Cooking with damaged nonstick pans may release millions of micro and nanoplastics, according to new Australian research.
The study, a collaboration between Newcastle and Flinders University researchers, used special microscopes that allow them to detect the number of plastic particles that come off degraded pans during cooking.
It may not be time to throw away your non-stick pans, but you ought to use them with care.Credit:Getty
They found that scratched nonstick coatings can release about 2.3 million microplastics (particles less than 5 millimetres in diameter) and nanoplastics (particles less than 1 micrometre in diameter).
And while the surfaces were purposefully scratched, co-author Dr Cheng Fang, from the University of Newcastle, says pans may not need to be scratched: “We estimate that thousands to millions of Teflon microplastics and nanoplastics might be released during [the] cooking process, depending on the use and cooking style/habit, pan/pot age/materials.”
How worried should we be?
Since their invention in 1954, people around the world have been using nonstick pans to cook their eggs, sauté sauces, and heat up leftovers. Their durability and frictionless surface, which makes them easy to cook with and easy to clean, have propelled their popularity and about half of all cookware sold today is nonstick.
Nonstick pans were mired in controversy in the early 2000s, when it was discovered that a chemical that caused cancer and birth defects was used to make the coating. These chemicals, known as PFOAs, were phased out by 2013.
Now many brands market their products as being ‘healthy’, ‘safe’ or ‘non-toxic’.
Teflon, the brand name for PolyTetraFluoroEthylene (or PTFE), which is used to make nonstick pans, is generally stable and non-toxic below about 260 degrees centigrade, says Professor Oliver Jones, the associate dean of the Biosciences and Food Technology Discipline at RMIT University.
Jones says that the complexity of the analysis used in the new study to look at how many particles “might” be released as well as the fact that it is the first time the method has been used like this, means firm conclusions cannot be drawn.
“At this stage the results should, in my opinion, be treated as preliminary,” he says.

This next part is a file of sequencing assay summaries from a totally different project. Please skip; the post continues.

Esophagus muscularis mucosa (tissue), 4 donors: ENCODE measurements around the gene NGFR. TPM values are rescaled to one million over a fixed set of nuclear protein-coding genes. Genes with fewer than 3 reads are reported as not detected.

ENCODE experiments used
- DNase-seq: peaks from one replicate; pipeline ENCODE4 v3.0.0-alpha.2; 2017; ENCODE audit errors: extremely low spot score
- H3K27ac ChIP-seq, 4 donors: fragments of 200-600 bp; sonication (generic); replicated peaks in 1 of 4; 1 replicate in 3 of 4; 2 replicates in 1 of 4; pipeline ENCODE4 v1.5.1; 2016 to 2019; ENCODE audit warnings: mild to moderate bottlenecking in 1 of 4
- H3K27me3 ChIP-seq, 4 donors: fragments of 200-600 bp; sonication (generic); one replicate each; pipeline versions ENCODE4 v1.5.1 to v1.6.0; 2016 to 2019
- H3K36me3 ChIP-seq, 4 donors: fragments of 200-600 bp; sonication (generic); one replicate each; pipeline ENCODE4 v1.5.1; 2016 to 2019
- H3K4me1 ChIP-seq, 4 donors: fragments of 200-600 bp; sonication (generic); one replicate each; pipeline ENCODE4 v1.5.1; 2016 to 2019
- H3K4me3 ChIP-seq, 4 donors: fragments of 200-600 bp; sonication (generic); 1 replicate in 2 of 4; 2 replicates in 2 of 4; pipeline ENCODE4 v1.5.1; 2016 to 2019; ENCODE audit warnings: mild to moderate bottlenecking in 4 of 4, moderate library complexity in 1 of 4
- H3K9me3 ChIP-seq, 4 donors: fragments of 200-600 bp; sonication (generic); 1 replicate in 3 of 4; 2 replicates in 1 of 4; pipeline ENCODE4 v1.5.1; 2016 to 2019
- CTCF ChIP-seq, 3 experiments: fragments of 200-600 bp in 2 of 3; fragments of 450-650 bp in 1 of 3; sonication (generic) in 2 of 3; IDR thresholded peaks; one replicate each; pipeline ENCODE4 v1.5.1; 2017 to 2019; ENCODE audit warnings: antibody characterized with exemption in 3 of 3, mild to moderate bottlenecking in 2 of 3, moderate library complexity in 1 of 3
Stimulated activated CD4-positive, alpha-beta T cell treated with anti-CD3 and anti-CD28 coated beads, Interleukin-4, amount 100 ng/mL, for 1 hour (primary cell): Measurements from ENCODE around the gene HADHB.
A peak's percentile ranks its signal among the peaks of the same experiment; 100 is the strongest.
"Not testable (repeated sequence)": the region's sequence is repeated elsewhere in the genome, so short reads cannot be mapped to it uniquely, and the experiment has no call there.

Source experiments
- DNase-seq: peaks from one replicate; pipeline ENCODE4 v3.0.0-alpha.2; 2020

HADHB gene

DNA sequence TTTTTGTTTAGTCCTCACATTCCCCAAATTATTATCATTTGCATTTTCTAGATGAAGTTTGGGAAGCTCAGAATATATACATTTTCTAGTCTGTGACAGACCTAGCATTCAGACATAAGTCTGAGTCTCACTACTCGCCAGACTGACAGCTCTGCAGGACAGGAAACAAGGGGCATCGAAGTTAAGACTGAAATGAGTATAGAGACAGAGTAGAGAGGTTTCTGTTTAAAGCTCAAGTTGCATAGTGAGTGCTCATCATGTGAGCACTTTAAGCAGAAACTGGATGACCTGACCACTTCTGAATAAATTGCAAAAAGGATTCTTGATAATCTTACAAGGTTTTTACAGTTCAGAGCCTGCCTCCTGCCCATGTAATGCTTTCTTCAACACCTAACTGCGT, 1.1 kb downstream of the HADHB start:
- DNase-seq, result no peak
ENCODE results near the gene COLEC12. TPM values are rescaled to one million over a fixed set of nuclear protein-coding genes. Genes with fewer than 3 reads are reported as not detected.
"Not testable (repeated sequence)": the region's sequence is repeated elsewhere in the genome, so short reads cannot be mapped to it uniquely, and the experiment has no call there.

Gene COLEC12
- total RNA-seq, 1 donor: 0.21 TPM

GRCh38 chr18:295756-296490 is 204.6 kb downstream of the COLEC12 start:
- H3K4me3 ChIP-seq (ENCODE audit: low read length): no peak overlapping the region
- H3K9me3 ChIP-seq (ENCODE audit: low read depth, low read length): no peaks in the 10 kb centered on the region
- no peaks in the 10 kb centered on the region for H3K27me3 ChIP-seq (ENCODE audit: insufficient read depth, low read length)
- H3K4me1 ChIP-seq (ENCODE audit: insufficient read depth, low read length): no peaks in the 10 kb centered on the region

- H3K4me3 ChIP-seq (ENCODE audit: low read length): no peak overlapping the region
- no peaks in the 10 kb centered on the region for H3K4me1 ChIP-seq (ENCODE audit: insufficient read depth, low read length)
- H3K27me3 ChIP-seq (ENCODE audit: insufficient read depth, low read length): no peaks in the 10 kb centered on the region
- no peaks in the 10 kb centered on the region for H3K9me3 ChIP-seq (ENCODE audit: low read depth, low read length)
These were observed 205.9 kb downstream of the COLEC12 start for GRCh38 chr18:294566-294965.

“I personally think the current range of non-stick pans are safe. They have been in use for years, and we are all still here. I have them at home.”
Still, Jones does say that microplastics are a concern.
“They are everywhere, and we are not sure what effects they have,” he says. “Small particles that end up in food (if there were any) are likely to just pass through the human digestive system so while they might possibly, cause some inflammation in the gut, I don’t think they pose any direct health risk.”
The possibility that microplastics are absorbed during digestion and contain substances that are toxic is, he says, “a wholly separate area” not looked at in this paper.
Co-author on the paper, Dr Chris Gibson from Flinders Institute for NanoScale Science and Technology, explains that pieces of plastic this small can get into the bloodstream.
“There could be further human health complications further down the line. But the reality is, we need a lot more research,” he says, adding: “There’s no panic to be started here, but we need to know.”
Dr Thava Palanisami is from the Global Innovative Centre for Advanced Nanomaterials in the School of Engineering at The University of Newcastle.
Like Jones, Palanisami has concerns about the design of the study.
“[It] simulated the improper use by scratching not by cooking (normal use). If we scratch any plastic-coated materials, we will get millions of particles,” says Palanisami, who was not involved with the research. “Studies like this should be careful. It has to be done [using a] relevant scenario.”
The emission and ingestion of microplastics is however a worry.
“Microplastics are ubiquitous. We ingest, and inhale significant amounts every day. It is a concern and evidence is mounting,” he says.
Palanisami is also “absolutely concerned” about using nonstick pans. “Not only for microplastics, the proven, toxic, potential carcinogen is PFAS, directly emitted from non-stick pans. We should always use cast iron.”
Jones is more circumspect, reminding that the dose makes the poison and although he’s concerned about the possible effects of PFAS in the environment in general, no harmful effects have been proved at the concentrations most people are exposed to, particularly from food or frying pans.
Dr Fang acknowledges more work needs to be done to understand the risks and says plastics pose a problem on many fronts.
“Plastics contamination is everywhere and every of us should take responsibility, to reduce the use of plastic and recycle them, before the suitable replacement can be found,” says Fang, who recommends cast iron pans.
And while research is ongoing into the effects of microplastics in the human body, Gibson says he won’t stop using nonstick pans, but he will be more careful with them and avoid using metal utensils when cooking with them.
“I would still buy nonstick,” Gibson says. “But I would caution anyone to just be very careful when they’re using them. And once they get really old, replace them.”
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